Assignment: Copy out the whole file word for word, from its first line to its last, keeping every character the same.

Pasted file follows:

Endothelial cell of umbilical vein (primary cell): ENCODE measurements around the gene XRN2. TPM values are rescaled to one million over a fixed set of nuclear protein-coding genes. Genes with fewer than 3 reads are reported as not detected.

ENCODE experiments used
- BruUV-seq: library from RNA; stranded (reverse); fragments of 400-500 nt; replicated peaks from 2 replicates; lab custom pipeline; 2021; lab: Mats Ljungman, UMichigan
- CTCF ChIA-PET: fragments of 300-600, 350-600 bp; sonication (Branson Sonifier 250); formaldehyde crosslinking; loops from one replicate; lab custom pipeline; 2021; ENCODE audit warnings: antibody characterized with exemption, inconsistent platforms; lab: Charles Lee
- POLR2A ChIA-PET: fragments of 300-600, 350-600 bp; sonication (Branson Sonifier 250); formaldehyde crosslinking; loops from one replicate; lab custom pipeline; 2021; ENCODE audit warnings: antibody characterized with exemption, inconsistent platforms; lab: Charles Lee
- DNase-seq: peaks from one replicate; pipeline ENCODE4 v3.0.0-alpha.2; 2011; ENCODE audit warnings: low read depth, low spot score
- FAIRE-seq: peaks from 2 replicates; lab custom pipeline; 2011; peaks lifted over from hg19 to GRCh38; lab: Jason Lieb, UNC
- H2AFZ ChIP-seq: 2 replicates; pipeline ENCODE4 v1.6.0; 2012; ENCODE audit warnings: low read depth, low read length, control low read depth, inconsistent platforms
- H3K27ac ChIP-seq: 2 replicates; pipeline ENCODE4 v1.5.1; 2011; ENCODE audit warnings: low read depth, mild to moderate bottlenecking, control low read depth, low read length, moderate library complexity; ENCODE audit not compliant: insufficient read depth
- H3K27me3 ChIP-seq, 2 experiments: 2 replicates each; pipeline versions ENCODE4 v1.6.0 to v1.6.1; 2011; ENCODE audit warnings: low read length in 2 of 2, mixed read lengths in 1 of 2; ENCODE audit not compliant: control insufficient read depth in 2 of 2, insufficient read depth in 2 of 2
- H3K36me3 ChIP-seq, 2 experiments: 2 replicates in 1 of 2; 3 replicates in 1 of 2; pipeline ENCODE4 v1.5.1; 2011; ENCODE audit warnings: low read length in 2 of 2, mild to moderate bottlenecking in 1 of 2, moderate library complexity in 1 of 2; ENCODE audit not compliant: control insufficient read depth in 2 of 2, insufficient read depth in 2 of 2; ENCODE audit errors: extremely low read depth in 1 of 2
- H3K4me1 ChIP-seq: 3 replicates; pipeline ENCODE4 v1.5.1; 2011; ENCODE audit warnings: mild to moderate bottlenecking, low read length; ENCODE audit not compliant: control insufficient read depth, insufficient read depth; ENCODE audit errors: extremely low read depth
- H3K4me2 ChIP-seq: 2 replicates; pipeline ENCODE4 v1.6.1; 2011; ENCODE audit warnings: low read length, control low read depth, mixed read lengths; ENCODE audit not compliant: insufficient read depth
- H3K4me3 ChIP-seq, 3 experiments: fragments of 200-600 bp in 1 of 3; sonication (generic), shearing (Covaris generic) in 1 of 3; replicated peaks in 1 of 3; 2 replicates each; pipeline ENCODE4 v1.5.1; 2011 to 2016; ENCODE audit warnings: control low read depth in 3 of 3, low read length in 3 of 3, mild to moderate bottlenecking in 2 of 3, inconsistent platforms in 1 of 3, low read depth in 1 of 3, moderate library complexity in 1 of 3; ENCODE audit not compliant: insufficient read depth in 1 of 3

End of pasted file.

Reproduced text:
Endothelial cell of umbilical vein (primary cell): ENCODE measurements around the gene XRN2. TPM values are rescaled to one million over a fixed set of nuclear protein-coding genes. Genes with fewer than 3 reads are reported as not detected.

ENCODE experiments used
- BruUV-seq: library from RNA; stranded (reverse); fragments of 400-500 nt; replicated peaks from 2 replicates; lab custom pipeline; 2021; lab: Mats Ljungman, UMichigan
- CTCF ChIA-PET: fragments of 300-600, 350-600 bp; sonication (Branson Sonifier 250); formaldehyde crosslinking; loops from one replicate; lab custom pipeline; 2021; ENCODE audit warnings: antibody characterized with exemption, inconsistent platforms; lab: Charles Lee
- POLR2A ChIA-PET: fragments of 300-600, 350-600 bp; sonication (Branson Sonifier 250); formaldehyde crosslinking; loops from one replicate; lab custom pipeline; 2021; ENCODE audit warnings: antibody characterized with exemption, inconsistent platforms; lab: Charles Lee
- DNase-seq: peaks from one replicate; pipeline ENCODE4 v3.0.0-alpha.2; 2011; ENCODE audit warnings: low read depth, low spot score
- FAIRE-seq: peaks from 2 replicates; lab custom pipeline; 2011; peaks lifted over from hg19 to GRCh38; lab: Jason Lieb, UNC
- H2AFZ ChIP-seq: 2 replicates; pipeline ENCODE4 v1.6.0; 2012; ENCODE audit warnings: low read depth, low read length, control low read depth, inconsistent platforms
- H3K27ac ChIP-seq: 2 replicates; pipeline ENCODE4 v1.5.1; 2011; ENCODE audit warnings: low read depth, mild to moderate bottlenecking, control low read depth, low read length, moderate library complexity; ENCODE audit not compliant: insufficient read depth
- H3K27me3 ChIP-seq, 2 experiments: 2 replicates each; pipeline versions ENCODE4 v1.6.0 to v1.6.1; 2011; ENCODE audit warnings: low read length in 2 of 2, mixed read lengths in 1 of 2; ENCODE audit not compliant: control insufficient read depth in 2 of 2, insufficient read depth in 2 of 2
- H3K36me3 ChIP-seq, 2 experiments: 2 replicates in 1 of 2; 3 replicates in 1 of 2; pipeline ENCODE4 v1.5.1; 2011; ENCODE audit warnings: low read length in 2 of 2, mild to moderate bottlenecking in 1 of 2, moderate library complexity in 1 of 2; ENCODE audit not compliant: control insufficient read depth in 2 of 2, insufficient read depth in 2 of 2; ENCODE audit errors: extremely low read depth in 1 of 2
- H3K4me1 ChIP-seq: 3 replicates; pipeline ENCODE4 v1.5.1; 2011; ENCODE audit warnings: mild to moderate bottlenecking, low read length; ENCODE audit not compliant: control insufficient read depth, insufficient read depth; ENCODE audit errors: extremely low read depth
- H3K4me2 ChIP-seq: 2 replicates; pipeline ENCODE4 v1.6.1; 2011; ENCODE audit warnings: low read length, control low read depth, mixed read lengths; ENCODE audit not compliant: insufficient read depth
- H3K4me3 ChIP-seq, 3 experiments: fragments of 200-600 bp in 1 of 3; sonication (generic), shearing (Covaris generic) in 1 of 3; replicated peaks in 1 of 3; 2 replicates each; pipeline ENCODE4 v1.5.1; 2011 to 2016; ENCODE audit warnings: control low read depth in 3 of 3, low read length in 3 of 3, mild to moderate bottlenecking in 2 of 3, inconsistent platforms in 1 of 3, low read depth in 1 of 3, moderate library complexity in 1 of 3; ENCODE audit not compliant: insufficient read depth in 1 of 3